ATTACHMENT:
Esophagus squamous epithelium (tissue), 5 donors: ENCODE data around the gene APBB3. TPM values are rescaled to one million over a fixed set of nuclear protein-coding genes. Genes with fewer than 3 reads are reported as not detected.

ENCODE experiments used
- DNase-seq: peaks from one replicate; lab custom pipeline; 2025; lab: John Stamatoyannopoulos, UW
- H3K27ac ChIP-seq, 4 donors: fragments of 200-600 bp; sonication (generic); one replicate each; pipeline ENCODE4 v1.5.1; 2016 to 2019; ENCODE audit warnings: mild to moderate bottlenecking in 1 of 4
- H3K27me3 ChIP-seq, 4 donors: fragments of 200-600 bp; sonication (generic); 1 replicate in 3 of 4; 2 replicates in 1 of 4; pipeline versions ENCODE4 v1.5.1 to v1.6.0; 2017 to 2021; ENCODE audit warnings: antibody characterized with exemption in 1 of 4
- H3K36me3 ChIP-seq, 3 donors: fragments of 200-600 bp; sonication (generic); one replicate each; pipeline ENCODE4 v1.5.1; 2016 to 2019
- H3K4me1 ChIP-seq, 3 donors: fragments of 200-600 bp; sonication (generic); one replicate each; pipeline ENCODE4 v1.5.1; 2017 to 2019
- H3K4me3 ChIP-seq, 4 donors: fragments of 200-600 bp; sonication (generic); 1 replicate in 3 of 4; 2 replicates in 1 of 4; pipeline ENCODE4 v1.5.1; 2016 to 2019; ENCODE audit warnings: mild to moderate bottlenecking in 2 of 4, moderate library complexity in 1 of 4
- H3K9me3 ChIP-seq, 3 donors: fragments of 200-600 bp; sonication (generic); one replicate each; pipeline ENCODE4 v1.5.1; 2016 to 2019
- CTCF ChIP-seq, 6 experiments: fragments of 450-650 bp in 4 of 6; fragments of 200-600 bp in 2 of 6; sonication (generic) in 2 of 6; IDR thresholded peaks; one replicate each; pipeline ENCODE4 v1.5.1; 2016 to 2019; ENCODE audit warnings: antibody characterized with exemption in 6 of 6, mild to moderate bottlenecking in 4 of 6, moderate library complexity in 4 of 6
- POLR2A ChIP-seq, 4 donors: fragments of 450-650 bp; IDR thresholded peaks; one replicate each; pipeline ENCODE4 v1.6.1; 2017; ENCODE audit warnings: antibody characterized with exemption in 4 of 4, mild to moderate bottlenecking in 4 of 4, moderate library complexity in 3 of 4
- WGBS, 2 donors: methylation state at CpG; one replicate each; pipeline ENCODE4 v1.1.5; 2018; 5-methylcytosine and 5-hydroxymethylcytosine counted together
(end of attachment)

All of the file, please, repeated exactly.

Esophagus squamous epithelium (tissue), 5 donors: ENCODE data around the gene APBB3. TPM values are rescaled to one million over a fixed set of nuclear protein-coding genes. Genes with fewer than 3 reads are reported as not detected.

ENCODE experiments used
- DNase-seq: peaks from one replicate; lab custom pipeline; 2025; lab: John Stamatoyannopoulos, UW
- H3K27ac ChIP-seq, 4 donors: fragments of 200-600 bp; sonication (generic); one replicate each; pipeline ENCODE4 v1.5.1; 2016 to 2019; ENCODE audit warnings: mild to moderate bottlenecking in 1 of 4
- H3K27me3 ChIP-seq, 4 donors: fragments of 200-600 bp; sonication (generic); 1 replicate in 3 of 4; 2 replicates in 1 of 4; pipeline versions ENCODE4 v1.5.1 to v1.6.0; 2017 to 2021; ENCODE audit warnings: antibody characterized with exemption in 1 of 4
- H3K36me3 ChIP-seq, 3 donors: fragments of 200-600 bp; sonication (generic); one replicate each; pipeline ENCODE4 v1.5.1; 2016 to 2019
- H3K4me1 ChIP-seq, 3 donors: fragments of 200-600 bp; sonication (generic); one replicate each; pipeline ENCODE4 v1.5.1; 2017 to 2019
- H3K4me3 ChIP-seq, 4 donors: fragments of 200-600 bp; sonication (generic); 1 replicate in 3 of 4; 2 replicates in 1 of 4; pipeline ENCODE4 v1.5.1; 2016 to 2019; ENCODE audit warnings: mild to moderate bottlenecking in 2 of 4, moderate library complexity in 1 of 4
- H3K9me3 ChIP-seq, 3 donors: fragments of 200-600 bp; sonication (generic); one replicate each; pipeline ENCODE4 v1.5.1; 2016 to 2019
- CTCF ChIP-seq, 6 experiments: fragments of 450-650 bp in 4 of 6; fragments of 200-600 bp in 2 of 6; sonication (generic) in 2 of 6; IDR thresholded peaks; one replicate each; pipeline ENCODE4 v1.5.1; 2016 to 2019; ENCODE audit warnings: antibody characterized with exemption in 6 of 6, mild to moderate bottlenecking in 4 of 6, moderate library complexity in 4 of 6
- POLR2A ChIP-seq, 4 donors: fragments of 450-650 bp; IDR thresholded peaks; one replicate each; pipeline ENCODE4 v1.6.1; 2017; ENCODE audit warnings: antibody characterized with exemption in 4 of 4, mild to moderate bottlenecking in 4 of 4, moderate library complexity in 3 of 4
- WGBS, 2 donors: methylation state at CpG; one replicate each; pipeline ENCODE4 v1.1.5; 2018; 5-methylcytosine and 5-hydroxymethylcytosine counted together